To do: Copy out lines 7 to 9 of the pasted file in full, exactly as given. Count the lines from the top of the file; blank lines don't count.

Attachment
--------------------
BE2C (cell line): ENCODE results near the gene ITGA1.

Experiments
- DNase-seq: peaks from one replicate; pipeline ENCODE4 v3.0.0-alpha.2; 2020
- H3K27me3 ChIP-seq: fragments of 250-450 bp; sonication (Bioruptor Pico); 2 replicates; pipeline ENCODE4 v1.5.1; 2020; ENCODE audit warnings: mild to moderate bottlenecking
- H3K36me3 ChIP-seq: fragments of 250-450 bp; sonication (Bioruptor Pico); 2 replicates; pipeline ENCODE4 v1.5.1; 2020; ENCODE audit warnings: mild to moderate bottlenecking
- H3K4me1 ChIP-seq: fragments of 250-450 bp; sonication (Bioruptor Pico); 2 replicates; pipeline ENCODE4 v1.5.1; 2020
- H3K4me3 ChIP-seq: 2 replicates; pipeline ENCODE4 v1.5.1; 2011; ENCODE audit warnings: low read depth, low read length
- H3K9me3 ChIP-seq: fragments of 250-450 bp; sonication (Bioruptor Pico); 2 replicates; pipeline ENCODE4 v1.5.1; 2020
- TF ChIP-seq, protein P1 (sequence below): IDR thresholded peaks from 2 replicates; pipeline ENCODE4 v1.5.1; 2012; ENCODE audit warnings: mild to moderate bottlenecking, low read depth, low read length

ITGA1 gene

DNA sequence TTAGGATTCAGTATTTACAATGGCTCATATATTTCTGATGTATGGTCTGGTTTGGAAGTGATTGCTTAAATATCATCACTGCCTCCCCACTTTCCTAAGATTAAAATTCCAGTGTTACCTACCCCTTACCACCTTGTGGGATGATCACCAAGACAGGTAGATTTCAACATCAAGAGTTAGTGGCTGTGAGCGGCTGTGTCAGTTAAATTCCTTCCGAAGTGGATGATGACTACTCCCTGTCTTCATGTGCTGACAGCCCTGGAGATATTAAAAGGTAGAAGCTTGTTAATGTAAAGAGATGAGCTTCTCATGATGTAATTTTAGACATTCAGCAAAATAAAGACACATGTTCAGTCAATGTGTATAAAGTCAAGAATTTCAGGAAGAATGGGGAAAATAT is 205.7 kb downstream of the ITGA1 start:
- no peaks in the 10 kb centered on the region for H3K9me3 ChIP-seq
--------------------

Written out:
- H3K4me3 ChIP-seq: 2 replicates; pipeline ENCODE4 v1.5.1; 2011; ENCODE audit warnings: low read depth, low read length
- H3K9me3 ChIP-seq: fragments of 250-450 bp; sonication (Bioruptor Pico); 2 replicates; pipeline ENCODE4 v1.5.1; 2020
- TF ChIP-seq, protein P1 (sequence below): IDR thresholded peaks from 2 replicates; pipeline ENCODE4 v1.5.1; 2012; ENCODE audit warnings: mild to moderate bottlenecking, low read depth, low read length